Synopses & Reviews
The increasingly multicultural fabric of modern societies has given rise to many new issues and conflicts, as ethnic and national minorities demand recognition and support for their cultural identity. This book presents a new conception of the rights and status of minority cultures. It argues that certain "collective rights" of minority cultures are consistent with liberal democratic principles, and that standard liberal objections to such rights can be answered. However, the author emphasizes that no single formula can be applied to all groups, and that the needs and aspirations of immigrants are very different from those of indigenous peoples and national minorities. He looks at issues such as language rights, group representation, religious education, federalism, and secession--issues central to an understanding of multicultural politics, but which have been neglected in contemporary liberal theory. Scholars of political theory and philosophy, as well as the general reader, will find this work to be the most comprehensive analysis to date of this crucial political issue.
"This is a very important book, one that is indispensable for the present discussion of multiculturalism....An immensely rich, informative, and above all clarifying work, written by a first-class philosophical mind, animated by a humane outlook. It ought to be compulsory reading for all those who want to carry on the debate in this area."--American Political Science Review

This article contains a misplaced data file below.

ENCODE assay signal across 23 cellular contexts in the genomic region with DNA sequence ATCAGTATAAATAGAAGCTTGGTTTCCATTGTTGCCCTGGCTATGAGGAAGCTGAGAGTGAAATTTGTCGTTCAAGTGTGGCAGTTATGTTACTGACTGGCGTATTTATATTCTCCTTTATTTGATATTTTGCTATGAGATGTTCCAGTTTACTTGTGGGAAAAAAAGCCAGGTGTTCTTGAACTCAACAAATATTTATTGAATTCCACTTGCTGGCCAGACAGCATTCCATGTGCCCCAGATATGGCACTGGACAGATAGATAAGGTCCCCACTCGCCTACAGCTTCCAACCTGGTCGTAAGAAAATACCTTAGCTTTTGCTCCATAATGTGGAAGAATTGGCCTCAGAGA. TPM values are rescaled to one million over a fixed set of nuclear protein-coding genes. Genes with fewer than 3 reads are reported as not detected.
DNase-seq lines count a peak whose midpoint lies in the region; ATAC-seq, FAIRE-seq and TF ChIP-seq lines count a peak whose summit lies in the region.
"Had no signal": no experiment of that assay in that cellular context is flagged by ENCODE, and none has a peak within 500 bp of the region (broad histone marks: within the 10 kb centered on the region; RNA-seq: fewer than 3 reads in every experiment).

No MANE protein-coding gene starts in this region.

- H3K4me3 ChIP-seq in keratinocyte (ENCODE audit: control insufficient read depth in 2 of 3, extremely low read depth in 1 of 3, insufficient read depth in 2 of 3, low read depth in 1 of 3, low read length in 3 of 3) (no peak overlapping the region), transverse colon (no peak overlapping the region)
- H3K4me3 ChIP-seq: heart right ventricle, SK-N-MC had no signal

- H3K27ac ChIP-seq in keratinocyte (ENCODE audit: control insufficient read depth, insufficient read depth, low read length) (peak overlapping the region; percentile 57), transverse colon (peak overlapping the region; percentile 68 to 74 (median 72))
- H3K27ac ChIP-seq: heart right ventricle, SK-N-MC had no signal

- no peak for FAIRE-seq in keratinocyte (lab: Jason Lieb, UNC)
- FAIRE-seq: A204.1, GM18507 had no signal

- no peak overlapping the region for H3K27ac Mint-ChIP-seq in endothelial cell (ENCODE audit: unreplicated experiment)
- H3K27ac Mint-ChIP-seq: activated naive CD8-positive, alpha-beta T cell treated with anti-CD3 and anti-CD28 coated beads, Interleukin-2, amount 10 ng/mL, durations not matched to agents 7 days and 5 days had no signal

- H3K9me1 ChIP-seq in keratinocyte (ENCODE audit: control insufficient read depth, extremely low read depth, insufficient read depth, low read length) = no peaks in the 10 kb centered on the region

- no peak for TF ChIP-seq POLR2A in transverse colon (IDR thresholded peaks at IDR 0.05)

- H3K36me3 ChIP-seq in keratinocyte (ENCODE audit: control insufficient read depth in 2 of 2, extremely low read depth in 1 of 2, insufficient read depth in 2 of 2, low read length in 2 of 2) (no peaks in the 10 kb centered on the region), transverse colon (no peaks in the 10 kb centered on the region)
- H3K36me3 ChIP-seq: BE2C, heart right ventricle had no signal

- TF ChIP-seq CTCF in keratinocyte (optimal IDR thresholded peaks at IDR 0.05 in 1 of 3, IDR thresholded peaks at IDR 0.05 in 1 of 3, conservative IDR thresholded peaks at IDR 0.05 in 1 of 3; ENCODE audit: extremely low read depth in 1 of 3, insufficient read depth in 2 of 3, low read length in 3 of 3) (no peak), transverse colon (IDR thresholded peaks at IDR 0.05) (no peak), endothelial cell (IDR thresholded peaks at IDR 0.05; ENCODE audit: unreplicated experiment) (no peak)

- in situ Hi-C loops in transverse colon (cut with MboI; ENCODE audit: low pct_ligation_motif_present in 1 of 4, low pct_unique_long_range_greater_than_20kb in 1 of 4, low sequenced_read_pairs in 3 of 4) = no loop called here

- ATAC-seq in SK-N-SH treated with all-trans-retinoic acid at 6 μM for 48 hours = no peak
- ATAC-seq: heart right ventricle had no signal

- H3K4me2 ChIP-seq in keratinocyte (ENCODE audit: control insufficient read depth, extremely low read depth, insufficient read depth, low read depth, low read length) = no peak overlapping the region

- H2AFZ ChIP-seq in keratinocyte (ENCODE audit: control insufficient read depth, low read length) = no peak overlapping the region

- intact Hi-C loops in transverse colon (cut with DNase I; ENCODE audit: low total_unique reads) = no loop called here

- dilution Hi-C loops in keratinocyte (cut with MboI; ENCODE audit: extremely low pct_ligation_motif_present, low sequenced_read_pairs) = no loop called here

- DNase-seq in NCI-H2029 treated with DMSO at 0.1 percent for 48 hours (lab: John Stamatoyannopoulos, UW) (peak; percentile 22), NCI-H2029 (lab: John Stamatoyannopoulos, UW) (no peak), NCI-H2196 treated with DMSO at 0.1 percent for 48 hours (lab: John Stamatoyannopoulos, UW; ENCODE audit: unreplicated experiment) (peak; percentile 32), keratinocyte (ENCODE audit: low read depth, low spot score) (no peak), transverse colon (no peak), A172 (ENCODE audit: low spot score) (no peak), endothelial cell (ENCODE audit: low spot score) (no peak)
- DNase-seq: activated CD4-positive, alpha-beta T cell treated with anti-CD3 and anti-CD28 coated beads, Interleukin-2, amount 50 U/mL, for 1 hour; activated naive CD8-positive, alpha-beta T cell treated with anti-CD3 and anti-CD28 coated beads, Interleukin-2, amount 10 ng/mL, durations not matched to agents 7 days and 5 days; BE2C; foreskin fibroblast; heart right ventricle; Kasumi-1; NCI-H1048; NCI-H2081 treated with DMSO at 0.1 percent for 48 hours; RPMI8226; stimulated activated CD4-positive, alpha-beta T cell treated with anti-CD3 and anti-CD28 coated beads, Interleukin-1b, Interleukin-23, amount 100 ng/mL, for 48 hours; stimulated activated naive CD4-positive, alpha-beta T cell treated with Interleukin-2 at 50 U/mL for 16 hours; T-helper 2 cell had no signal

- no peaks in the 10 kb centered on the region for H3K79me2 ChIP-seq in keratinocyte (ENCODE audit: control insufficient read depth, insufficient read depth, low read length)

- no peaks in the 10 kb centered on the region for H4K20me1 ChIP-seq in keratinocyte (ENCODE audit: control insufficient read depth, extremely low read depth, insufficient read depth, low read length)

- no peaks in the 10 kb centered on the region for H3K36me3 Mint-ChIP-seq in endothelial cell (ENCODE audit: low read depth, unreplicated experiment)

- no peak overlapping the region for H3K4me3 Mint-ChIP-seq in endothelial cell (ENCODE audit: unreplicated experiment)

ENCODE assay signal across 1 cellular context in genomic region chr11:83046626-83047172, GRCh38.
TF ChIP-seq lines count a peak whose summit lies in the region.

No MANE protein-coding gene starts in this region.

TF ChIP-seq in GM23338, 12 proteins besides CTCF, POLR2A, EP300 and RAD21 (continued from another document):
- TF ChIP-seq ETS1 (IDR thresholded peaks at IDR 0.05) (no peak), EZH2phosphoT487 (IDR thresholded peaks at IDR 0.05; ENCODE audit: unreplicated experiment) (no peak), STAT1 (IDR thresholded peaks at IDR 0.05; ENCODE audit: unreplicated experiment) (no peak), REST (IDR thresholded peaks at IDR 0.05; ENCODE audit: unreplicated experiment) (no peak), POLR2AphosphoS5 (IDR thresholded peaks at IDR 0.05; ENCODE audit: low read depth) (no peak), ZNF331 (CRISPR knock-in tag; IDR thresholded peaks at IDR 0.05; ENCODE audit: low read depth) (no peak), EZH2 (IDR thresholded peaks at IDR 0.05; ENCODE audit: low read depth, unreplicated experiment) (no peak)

"In a powerful argument for the compatibility between liberal theory and "group differentiated rights," Kymlicka resolves the tension between liberalism and group rights by contending that individuals must exist within a "societal culture" in order to express their political and cultural identity....An important addition to liberal theory and necessary for students and scholars at all levels."--Choice
"Will Kymlicka is among the most important and interesting liberal political theorists writing today."--International Affairs
"Clear, unpolemical, and open-minded, it nicely marries normative political theory and institutional analysis...This is a fine book, and the one to which students of multiculturalism must first be sent."--The Journal of Politics
The increasingly multicultural fabric of modern societies has given rise to many new conflicts, as ethnic minorities and national minorities demand recognition and support for their cultural identity. Clearly presented, this text provides a comprehensive analysis of this political issue.
Includes bibliographical references (p. 196-263) and index.